Question: Why Won't My Doctor Just Give Me Antibiotics To Treat A Cold Or The Flu?
Answer: You don't want to have anyone give you antibiotics for colds or flu, and you don't want to take them. The reasons are pretty clear cut. Antibiotics only work against bacteria, and viruses are what cause colds and flu. In addition, they cause almost all cases of sinusitis, and bronchitis or chest colds are also due to viruses. So antibiotics won't do any good. Some people have had the experience that the cold settles in their chest -- somebody gave them antibiotics and they finally got better.
But in fact if you give people sugar pills or antibiotics for acute bronchitis, they get better at the same speed. So it makes no difference whether you take antibiotics or not.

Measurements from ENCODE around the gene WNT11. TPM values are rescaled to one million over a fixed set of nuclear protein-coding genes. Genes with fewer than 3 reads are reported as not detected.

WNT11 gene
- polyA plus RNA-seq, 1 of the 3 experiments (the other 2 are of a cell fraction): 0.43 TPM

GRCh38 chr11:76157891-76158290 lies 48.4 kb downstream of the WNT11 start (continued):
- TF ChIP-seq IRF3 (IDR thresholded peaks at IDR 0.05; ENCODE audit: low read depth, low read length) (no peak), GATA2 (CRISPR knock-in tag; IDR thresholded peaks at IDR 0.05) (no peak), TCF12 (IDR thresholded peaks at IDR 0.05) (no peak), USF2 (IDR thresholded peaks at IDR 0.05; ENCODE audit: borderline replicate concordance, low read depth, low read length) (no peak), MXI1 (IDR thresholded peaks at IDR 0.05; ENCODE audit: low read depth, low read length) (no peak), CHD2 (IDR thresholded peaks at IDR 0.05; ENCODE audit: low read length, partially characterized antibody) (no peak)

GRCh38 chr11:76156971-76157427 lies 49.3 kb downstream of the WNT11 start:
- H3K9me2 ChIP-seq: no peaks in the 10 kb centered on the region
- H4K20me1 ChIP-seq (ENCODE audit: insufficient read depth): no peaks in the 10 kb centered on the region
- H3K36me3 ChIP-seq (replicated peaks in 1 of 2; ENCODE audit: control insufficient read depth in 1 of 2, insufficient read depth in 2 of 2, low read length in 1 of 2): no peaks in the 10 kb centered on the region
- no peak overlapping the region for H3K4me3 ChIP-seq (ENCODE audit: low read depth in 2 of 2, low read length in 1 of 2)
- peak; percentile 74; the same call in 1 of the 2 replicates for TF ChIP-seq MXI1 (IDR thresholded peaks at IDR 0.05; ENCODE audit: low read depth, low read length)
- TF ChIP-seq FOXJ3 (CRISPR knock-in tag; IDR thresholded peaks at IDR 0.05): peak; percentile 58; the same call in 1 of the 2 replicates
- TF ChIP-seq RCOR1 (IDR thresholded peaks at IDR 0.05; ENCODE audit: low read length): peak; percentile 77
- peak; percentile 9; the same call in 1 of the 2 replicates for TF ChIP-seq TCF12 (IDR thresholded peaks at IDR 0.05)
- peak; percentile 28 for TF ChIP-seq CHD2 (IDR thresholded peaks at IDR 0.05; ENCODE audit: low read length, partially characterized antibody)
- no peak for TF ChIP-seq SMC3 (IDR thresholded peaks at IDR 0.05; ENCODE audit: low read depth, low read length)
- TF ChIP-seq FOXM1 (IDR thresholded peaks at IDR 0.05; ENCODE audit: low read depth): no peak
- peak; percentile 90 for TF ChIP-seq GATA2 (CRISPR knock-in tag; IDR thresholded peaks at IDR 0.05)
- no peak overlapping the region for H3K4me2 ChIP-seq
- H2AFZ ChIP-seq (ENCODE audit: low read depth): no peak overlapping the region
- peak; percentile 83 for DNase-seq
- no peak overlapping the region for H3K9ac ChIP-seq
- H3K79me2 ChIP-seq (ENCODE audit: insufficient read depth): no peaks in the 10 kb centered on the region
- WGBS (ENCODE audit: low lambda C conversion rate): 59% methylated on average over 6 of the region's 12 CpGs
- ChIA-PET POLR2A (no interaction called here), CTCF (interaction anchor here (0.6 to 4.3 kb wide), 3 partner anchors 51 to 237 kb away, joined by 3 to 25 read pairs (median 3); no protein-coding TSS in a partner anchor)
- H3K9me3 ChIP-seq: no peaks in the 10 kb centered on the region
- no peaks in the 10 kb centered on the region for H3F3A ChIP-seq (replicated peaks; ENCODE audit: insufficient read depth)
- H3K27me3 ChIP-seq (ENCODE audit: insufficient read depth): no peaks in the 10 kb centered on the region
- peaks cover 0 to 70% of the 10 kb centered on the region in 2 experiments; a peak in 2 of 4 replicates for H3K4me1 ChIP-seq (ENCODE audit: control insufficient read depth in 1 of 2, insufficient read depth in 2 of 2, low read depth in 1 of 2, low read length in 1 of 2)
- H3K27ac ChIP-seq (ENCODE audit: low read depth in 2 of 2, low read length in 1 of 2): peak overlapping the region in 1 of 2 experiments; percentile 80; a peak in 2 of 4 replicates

So why not just try them? Well the reason is that like any powerful medicines antibiotics can actually cause harm. And in this case, it can cause harm two ways. You can have bad effects from the antibiotic itself, you can get diarrhea, you can develop rashes. One type of diarrhea called clostridium difficile can be life threatening. In fact, rashes are common enough, and side effects are common enough with antibiotics, that about one in a thousand people who takes an antibiotic will end up in an emergency room for a side effect.
Now if it was going to do some good, that would of course be fine. But it does no good in this setting. The other reason, and one that makes more sense to us as infectious disease doctors, is resistance. If you take antibiotics for settings where they aren't doing any good, then the bacteria that you carry in your nose and throat become resistant to those antibiotics and may not do any good when you need them in the future. And those resistant bacteria may spread around the community, and antibiotics may do less good for serious infections in the future.
So above all you want to know when to say no to antibiotics, and that's for colds, flu, bronchitis, and most sinusitis.